On 21 April, OFSI announced the addition of 26 individuals and entities to the Russia asset freeze list. According to the press release accompanying the designations, these include key leaders in the Russian army, other individuals actively supporting the invasion of Ukraine and a series of individuals and entities linked to Russia’s military and defence capabilities who have already been designated by international partners.

 UK updates listing reasons

 On 26 April the Office of Financial Sanctions Implementation (“OFSI”) announced the amendment of 195 entries on the UK asset freeze list. Those amendments were made to update the “statement of reasons” for the relevant listings which had originally been made under the new “urgent procedure”. As described in more detail in our recent briefing on the changes introduced by the Economic Crime (Transparency and Enforcement) Act 2022, the urgent procedure allows the UK to designate individuals and entities who have already been designated under sanctions imposed by certain other jurisdictions. However, listings made under the urgent procedure must be “recertified” after a set period, requiring the UK government to confirm that it has reasonable grounds to suspect that the person meets the criteria for designation under the relevant UK sanctions legislation (in this case, the Russia Regulations).

These updated listings represent the first wave of recertifications since the urgent procedure was introduced in March.

 UK – general licences (“GLs”)

 OFSI published a new GL – GL INT/2002/1679676 – on 27 April to permit actions which would otherwise contravene the asset freezes imposed by the Russia Regulations and the UK’s global anti-corruption sanctions regime for the purposes of asset recovery and other related activities. These include activities such as compliance with court orders and forfeiture notices, and actions to give effect to negotiated settlement or deferred prosecution agreement with a law enforcement agency. The GL is of indefinite duration and persons wishing to rely on it must comply with certain reporting and record-keeping requirements, as summarised in the publication notice.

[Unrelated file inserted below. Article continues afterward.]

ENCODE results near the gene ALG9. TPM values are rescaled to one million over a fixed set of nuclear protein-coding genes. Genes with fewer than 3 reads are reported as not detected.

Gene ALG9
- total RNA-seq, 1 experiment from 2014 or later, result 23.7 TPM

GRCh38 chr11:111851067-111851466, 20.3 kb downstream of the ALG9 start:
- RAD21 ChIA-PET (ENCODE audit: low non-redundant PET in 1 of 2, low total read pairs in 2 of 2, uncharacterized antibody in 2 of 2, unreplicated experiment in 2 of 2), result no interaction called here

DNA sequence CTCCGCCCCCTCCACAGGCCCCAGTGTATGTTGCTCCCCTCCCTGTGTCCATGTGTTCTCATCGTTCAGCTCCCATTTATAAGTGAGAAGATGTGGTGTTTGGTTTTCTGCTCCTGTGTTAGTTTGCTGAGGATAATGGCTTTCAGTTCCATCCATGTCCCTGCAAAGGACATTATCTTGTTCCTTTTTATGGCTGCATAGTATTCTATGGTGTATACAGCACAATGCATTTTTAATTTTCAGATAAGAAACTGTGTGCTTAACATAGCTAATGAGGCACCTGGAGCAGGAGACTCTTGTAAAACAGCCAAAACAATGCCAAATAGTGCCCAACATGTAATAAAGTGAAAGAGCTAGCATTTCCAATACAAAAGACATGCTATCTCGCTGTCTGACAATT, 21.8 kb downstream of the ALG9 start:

On 21 April, OFSI published a GL in relation to Gazprombank (GL INT/2022/1630477) which permits contractual payments to Gazprombank and its subsidiaries for the purpose of making gas available for use in the EU, and related activities including the opening and closing of bank accounts. Persons relying upon the GL must keep records for a minimum of six years. The GL expires on 31 May 2022.

OFSI has also amended its existing “basic needs” licence in respect of VTB Capital (GL INT/2022/1280876 – discussed in our previous post) to add Sberbank CIB (UK) Limited to the scope of this GL.


EU – publication of further Commission FAQs

 The Commission has continued to update its FAQs on the Russia sanctions, including through the addition of new documents relating to credit rating and gas imports.

Susannah Cogman
Susannah Cogman
Partner, London
+44 20 7466 2580
Daniel Hudson
Daniel Hudson
Partner, London
+44 20 7466 2470
Elizabeth Head
Elizabeth Head
Counsel, London
+44 20 7466 6443